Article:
Myopia is the medical term for nearsightedness, an ocular condition that affects distance vision. It is rapidly becoming more pervasive worldwide. If left untreated in childhood, it can lead to deteriorated eyesight and the development of more serious ocular disorders such as glaucoma, cataracts, and retinal detachment. Early intervention is essential to slow its progression and prevent these more severe complications. Fortunately, there are many interventions to improve vision and stop myopia progression. With appropriate measures, children can achieve a higher quality of life with improved distance vision.
The following article is intended as a general overview of the symptoms and treatments of this disorder, and not as a diagnostic tool. Contact an optometrist if you suspect that you or your child may have myopia or if you want to follow-up on a previously diagnosed case of myopia.
Years of research provide evidence that environmental and hereditary risk factors play a role in this disease. These include:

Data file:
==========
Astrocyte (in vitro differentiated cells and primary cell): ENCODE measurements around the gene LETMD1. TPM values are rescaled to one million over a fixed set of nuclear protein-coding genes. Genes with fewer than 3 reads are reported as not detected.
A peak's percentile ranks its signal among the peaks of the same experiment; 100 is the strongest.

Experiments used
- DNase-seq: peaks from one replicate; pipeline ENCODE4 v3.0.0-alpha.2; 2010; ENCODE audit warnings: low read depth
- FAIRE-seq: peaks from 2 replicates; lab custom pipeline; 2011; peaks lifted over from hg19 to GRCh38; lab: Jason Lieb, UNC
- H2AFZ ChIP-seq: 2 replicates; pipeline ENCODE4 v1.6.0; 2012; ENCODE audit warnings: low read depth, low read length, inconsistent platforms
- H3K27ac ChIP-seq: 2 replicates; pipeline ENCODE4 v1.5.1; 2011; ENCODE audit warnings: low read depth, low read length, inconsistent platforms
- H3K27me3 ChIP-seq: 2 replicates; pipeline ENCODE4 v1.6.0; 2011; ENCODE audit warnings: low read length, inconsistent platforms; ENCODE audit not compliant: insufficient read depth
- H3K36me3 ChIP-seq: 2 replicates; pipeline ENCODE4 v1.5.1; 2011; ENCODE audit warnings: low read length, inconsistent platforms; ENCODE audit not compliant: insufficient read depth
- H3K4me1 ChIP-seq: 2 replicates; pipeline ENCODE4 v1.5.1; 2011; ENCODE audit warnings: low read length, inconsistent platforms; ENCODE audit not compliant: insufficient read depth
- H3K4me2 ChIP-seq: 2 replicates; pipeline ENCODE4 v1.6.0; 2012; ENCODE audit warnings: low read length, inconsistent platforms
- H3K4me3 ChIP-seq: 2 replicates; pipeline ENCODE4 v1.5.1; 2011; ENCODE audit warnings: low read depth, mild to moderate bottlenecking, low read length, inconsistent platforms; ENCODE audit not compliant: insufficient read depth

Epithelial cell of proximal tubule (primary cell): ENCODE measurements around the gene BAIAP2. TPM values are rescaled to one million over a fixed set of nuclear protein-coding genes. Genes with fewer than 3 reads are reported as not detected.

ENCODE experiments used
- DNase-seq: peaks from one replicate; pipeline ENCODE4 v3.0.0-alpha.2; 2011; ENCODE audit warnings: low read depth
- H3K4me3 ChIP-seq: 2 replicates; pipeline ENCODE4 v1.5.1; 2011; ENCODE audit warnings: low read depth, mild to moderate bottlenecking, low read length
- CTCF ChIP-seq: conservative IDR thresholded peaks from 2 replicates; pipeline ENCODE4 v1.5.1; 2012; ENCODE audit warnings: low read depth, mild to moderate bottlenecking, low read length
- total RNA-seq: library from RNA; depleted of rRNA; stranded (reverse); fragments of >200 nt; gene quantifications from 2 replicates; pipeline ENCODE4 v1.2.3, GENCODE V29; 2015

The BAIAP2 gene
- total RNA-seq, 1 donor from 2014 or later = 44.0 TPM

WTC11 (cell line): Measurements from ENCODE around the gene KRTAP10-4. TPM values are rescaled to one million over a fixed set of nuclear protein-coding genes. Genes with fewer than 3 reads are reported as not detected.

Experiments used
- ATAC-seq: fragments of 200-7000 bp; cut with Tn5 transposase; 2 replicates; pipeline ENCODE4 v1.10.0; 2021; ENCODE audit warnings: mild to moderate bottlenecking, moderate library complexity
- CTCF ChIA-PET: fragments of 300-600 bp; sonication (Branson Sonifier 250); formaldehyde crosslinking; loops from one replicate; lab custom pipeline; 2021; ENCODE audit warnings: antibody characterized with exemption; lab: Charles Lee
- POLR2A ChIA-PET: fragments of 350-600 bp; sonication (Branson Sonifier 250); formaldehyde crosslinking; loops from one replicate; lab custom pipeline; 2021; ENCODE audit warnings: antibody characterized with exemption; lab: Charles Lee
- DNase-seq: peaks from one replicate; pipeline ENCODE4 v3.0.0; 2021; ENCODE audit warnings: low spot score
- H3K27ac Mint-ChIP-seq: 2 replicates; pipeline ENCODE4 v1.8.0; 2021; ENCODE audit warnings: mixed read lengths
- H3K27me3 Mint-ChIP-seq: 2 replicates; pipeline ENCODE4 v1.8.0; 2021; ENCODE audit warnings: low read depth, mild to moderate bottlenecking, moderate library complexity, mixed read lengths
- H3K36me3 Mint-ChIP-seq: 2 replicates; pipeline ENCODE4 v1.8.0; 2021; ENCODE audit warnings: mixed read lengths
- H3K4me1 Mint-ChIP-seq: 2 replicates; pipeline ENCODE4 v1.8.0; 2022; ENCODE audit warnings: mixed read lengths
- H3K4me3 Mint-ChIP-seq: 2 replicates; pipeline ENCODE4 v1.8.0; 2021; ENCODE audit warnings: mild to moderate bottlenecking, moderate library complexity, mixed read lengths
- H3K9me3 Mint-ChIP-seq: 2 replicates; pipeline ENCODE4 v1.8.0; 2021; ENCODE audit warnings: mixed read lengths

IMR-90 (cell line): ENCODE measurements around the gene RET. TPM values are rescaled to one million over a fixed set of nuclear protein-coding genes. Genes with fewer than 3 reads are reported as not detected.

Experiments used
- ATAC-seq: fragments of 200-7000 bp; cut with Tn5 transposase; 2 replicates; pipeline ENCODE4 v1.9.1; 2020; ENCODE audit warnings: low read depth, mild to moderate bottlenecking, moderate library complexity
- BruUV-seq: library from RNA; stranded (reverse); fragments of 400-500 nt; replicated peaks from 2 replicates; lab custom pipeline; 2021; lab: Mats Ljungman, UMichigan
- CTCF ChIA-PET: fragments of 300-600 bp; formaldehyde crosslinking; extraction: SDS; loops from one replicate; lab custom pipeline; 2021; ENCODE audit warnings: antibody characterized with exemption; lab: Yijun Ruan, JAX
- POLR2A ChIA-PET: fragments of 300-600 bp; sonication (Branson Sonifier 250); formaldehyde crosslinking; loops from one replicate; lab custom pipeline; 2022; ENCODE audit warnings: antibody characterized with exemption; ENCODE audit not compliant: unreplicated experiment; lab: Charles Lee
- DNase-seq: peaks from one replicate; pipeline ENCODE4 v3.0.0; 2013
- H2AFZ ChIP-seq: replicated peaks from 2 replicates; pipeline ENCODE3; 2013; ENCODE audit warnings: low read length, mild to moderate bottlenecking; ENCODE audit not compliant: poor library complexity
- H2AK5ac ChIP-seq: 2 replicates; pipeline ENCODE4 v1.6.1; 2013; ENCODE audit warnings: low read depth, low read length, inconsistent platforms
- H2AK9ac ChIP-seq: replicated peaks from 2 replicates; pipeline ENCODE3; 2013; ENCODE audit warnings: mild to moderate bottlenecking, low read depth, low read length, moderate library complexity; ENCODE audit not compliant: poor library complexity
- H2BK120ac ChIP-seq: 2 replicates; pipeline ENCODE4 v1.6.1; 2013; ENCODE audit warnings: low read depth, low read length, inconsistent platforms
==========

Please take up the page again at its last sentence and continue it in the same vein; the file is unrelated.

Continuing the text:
Common signs of nearsightedness include:
Nearsighted children often have to stand close to the classroom whiteboard to take notes.
Routine eye examinations are essential for detecting and treating ocular disorders, as well as for checking general visual acuity and overall ocular health.There are various ways to treat myopia. These include various forms of corrective prescription contacts, corneal reshaping measures such as ortho-k, multifocals, low-dose medicated eye drop therapy, and refractive surgery. The latter option is usually inappropriate for children.
Parents need to help manage their nearsighted child's eye care and inculcate the importance of good practices, in accordance with their age and maturity. This includes:
The prevalence of myopia across the world has been recognized for some time now. Thanks to advances in medical technology, there are many effective treatments to treat myopia, by improving distance vision and preventing the progression of this disorder. If your child is showing possible signs of myopia, or if you just want to discuss options for previously diagnosed nearsightedness, speak with your optometrist to find out more.